|Honeybees in my hive top feeder|
In his video tutorial, "About Hivetop Feeders", Chris Harvey of The Warré Store (where I purchased my feeder) says to feed them until the first hive box is entirely filled with comb. In The Backyard Beekeeper Kim Flottum says to feed them as long as they'll consume it. This check was to see how far along they were in building comb in the top hive box.
|If you look closely at the bees I've arrowed, you'll see scales|
of wax being secreted from glands on their abdomens.
Dan and I lit the bee smoker, removed the top, quilt, and feeder, and took a look.
|This time I had the camera!|
The first thing I noticed was that they were drawing comb along the wax beads I painted on the top bars. That was good news because it will make it easier to remove individual bars of comb if needed. Sometimes they attach comb to two or more of the top bars, making it impossible to remove only one. This is known as crosscombing.
I also noticed that some of the comb is already capped, some cells aren't, and that some of the top bars had not been drawn out yet.
|Busy bees at work|
I did not look for the queen or brood. I'm trusting that my hive is queenright (has a healthy queen) by the bees' behavior. They are busy, purposeful, and bringing in quite a bit of pollen. Pollen is necessary for initially feeding brood, which takes 21 days from egg to emerging adult bee.
They had emptied the feeder so I put it back on the hive and added more. I'm using a 1:1 sugar syrup with a tablespoon of homemade honey-bee-healthy added to each quart.
How will I know when to add another hive box? According to David Heaf in his Natural Beekeeping with the Warré Hive, boxes are nadired (added to the bottom) when the bottom box is about 1/2 built with comb. How will I know that? With a handheld mirror. The idea is to add more boxes before they fill up the available space and decide to swarm in search of a larger home.
|Checking progress. We're looking up through the screened bottom at the|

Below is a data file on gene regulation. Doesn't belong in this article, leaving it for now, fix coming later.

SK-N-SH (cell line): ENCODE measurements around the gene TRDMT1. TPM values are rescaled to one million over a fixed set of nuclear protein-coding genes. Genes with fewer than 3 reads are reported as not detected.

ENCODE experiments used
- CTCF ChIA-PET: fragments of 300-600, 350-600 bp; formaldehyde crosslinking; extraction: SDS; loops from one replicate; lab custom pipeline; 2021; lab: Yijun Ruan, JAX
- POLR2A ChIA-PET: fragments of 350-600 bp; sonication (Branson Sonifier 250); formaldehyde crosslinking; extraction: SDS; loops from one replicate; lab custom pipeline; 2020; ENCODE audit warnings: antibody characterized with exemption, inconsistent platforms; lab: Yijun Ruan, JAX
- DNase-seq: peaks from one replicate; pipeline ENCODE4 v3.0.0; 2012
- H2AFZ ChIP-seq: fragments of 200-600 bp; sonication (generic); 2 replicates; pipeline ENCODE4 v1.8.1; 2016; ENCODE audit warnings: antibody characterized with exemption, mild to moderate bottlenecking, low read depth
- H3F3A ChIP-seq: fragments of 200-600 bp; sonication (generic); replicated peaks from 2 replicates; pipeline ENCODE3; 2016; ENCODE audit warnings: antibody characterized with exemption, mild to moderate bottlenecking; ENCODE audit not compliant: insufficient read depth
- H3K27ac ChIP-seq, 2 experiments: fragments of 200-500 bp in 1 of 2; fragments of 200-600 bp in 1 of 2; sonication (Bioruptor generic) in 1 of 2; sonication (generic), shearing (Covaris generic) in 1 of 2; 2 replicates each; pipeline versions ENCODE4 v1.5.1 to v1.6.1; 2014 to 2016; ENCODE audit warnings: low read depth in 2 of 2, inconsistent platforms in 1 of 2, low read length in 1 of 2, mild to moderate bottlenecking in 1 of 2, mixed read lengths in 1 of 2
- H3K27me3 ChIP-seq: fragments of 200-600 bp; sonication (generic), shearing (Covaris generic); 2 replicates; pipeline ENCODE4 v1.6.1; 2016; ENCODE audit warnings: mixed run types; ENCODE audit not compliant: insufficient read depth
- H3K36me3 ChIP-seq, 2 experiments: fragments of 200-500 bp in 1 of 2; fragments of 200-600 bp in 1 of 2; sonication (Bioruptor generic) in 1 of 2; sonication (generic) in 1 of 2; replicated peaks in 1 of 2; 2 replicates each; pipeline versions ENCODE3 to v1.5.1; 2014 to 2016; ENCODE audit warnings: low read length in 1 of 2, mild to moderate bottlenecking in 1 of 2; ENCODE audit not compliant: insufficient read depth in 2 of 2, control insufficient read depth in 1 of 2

top bars in the bottom box. Bees are present but not yet drawing comb.
That's where a screened bottom comes in handy. When I first took a peek about a week and a half ago, I saw no bees in the mirror. Now I see them because comb-building has progressed so that bees are in the area. Once they fill up that top box they'll start building comb in the next box down. The queen will move down as well, to lay eggs in the new comb. The cells vacated by newly emerged bees will be filled with honey.
About a week ago I enlarged the hive opening a bit.
|Traffic is lightest in morning and |
evening, heaviest in the afternoon.
Traffic was bottle-necking at the entrance so I swapped out the little chunk of wood to accommodate them. The purpose of narrowing the entrance is to give the new hive a better chance to defend itself, until the bees build up better numbers. Shortly after that I observed a carpenter bee trying to gain entrance. It was not only repelled but literally kicked out on its butt! Much to my relief it gave up after that.
They are certainly busy during the day, bringing in pollen, nectar, and water. I've only had the hive for about three weeks now, so the first of the brood ought to be hatching. These will take up house bee duties for their first several weeks of life, allowing the older bees to enter the foraging ranks. Some time I'll have to write a post about the life stages of a honeybee, because of all of God's creatures, I think they are the most fascinating.
Next - Honeysuckle Hive Varroa Mite Count